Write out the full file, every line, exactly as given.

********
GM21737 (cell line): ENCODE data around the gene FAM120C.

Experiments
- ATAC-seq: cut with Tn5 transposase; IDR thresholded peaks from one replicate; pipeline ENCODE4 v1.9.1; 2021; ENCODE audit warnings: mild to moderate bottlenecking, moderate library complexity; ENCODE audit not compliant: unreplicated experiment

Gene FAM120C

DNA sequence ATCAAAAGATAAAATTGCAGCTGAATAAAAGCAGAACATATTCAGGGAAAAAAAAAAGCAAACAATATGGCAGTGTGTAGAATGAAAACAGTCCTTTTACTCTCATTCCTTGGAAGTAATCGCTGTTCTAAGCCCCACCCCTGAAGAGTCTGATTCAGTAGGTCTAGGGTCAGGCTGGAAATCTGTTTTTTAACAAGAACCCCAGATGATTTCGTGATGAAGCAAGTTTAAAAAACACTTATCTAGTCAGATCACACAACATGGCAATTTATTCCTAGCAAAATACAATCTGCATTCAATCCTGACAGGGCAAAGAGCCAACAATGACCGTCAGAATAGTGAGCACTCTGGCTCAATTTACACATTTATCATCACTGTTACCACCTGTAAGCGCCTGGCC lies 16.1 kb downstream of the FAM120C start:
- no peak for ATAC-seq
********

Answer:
GM21737 (cell line): ENCODE data around the gene FAM120C.

Experiments
- ATAC-seq: cut with Tn5 transposase; IDR thresholded peaks from one replicate; pipeline ENCODE4 v1.9.1; 2021; ENCODE audit warnings: mild to moderate bottlenecking, moderate library complexity; ENCODE audit not compliant: unreplicated experiment

Gene FAM120C

DNA sequence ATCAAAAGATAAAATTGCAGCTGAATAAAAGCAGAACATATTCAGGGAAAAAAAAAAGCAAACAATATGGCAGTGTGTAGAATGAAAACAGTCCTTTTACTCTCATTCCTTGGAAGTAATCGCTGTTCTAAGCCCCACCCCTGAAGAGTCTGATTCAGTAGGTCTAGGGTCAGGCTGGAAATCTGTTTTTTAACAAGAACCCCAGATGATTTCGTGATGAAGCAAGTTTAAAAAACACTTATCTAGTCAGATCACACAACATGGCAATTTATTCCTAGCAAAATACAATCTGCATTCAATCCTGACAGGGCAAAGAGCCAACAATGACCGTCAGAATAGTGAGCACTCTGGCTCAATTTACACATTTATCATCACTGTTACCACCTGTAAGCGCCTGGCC lies 16.1 kb downstream of the FAM120C start:
- no peak for ATAC-seq